The Graceful Dance of a Tulip
My final blog about bulbs is dedicated to the mighty tulip! Just wait to plant the bulbs when the soil is below 60 degrees F, normally mid October.
I cannot resist the charms of a tulip. I am smitten by their richness in color and the grace in which the taller varieties carry themselves. Their long slender stature bending, whirling and nodding to the breeze with a poise only imagined from a ballerina. The success of a tulip grown well is ‘par excellence’ to all other bulbs.
However, problematic, is that not only do we love the tulip but so does every other beast lurking in our gardens. Theories on how to best grow and protect them are important guidelines but knowing your soils make up will be your best guide to any amendments needed.
A suggestion is to look to Holland for its sandy loom - great for drainage as well as tough maneuvering for rodents. Deer must be handled with appropriate fencing or continual vigilance with repellent sprays, or as I prefer a little blood meal at all perimeters.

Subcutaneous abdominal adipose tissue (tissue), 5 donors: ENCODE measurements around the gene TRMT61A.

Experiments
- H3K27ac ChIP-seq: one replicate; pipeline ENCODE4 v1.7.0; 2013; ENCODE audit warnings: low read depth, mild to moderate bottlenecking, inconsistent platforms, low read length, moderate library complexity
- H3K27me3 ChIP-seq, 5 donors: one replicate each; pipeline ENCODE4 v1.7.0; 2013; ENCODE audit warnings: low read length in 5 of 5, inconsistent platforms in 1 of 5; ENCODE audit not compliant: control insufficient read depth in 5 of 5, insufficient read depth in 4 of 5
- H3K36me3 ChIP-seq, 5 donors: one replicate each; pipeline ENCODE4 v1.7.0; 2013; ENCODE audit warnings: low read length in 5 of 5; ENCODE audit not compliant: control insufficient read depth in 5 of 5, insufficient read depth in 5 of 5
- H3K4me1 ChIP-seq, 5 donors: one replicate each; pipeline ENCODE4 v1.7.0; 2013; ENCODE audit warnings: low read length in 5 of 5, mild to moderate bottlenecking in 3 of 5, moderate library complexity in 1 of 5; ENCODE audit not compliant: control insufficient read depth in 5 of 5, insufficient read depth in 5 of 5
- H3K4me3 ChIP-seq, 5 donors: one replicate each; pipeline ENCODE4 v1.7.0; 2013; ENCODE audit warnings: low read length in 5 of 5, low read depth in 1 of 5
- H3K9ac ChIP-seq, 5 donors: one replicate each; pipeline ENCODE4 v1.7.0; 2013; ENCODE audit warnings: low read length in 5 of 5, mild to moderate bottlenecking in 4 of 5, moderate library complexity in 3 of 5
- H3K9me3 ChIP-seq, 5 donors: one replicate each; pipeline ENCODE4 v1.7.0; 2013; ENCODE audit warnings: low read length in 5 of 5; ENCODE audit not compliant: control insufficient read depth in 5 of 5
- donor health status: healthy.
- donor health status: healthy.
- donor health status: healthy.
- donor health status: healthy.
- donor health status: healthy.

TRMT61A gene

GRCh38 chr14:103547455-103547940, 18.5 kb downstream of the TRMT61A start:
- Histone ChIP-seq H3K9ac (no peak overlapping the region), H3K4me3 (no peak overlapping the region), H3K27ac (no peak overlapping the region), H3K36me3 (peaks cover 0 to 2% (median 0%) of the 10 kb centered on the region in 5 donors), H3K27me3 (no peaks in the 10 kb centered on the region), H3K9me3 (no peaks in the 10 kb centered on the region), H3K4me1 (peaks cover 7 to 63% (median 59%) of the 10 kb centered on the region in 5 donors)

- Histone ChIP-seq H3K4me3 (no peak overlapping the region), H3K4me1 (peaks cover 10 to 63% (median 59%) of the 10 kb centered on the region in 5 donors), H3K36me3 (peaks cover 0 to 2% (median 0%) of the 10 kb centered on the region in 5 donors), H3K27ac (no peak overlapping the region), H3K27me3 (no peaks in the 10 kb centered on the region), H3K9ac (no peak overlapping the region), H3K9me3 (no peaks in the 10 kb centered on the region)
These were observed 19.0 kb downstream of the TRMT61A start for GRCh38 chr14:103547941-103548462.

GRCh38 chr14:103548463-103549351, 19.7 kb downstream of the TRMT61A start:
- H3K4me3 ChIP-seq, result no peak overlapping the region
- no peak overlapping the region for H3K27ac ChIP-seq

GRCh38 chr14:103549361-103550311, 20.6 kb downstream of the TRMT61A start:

Boar House will be planting out a selection of the late flowering “tall’ French Tulips! I love planting them amongst my rose beds.
If you would rather travel to marvel at the beauty then I strongly recommend the aptly named Wicked Tulips, who have the largest ‘u-pick’ tulip field in New England. The Flower Farm which is 2 hours 20 minutes away will be opening late April 2019 until mid May. Tulip lovers, mark your calendars it’s superb!
A shorter drive is the Elizabeth Park Conservancy in West Hartford. In mid-October, the Conservancy oversees the planting of over 11,000 tulips, which are ordered in the summer. When the tulips are in bloom in early May, the sight is quite spectacular.